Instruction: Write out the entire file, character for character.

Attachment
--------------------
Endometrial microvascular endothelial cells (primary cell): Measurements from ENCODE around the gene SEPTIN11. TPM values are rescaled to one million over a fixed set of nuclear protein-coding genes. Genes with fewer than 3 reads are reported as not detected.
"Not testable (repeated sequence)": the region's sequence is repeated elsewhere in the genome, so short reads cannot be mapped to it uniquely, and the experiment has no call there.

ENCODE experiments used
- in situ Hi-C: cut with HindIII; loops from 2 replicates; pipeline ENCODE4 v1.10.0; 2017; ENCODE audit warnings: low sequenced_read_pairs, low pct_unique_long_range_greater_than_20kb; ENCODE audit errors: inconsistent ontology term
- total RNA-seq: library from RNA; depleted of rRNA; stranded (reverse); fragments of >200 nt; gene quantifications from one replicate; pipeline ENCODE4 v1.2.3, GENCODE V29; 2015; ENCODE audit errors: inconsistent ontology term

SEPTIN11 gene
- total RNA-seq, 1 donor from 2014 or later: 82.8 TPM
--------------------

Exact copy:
Endometrial microvascular endothelial cells (primary cell): Measurements from ENCODE around the gene SEPTIN11. TPM values are rescaled to one million over a fixed set of nuclear protein-coding genes. Genes with fewer than 3 reads are reported as not detected.
"Not testable (repeated sequence)": the region's sequence is repeated elsewhere in the genome, so short reads cannot be mapped to it uniquely, and the experiment has no call there.

ENCODE experiments used
- in situ Hi-C: cut with HindIII; loops from 2 replicates; pipeline ENCODE4 v1.10.0; 2017; ENCODE audit warnings: low sequenced_read_pairs, low pct_unique_long_range_greater_than_20kb; ENCODE audit errors: inconsistent ontology term
- total RNA-seq: library from RNA; depleted of rRNA; stranded (reverse); fragments of >200 nt; gene quantifications from one replicate; pipeline ENCODE4 v1.2.3, GENCODE V29; 2015; ENCODE audit errors: inconsistent ontology term

SEPTIN11 gene
- total RNA-seq, 1 donor from 2014 or later: 82.8 TPM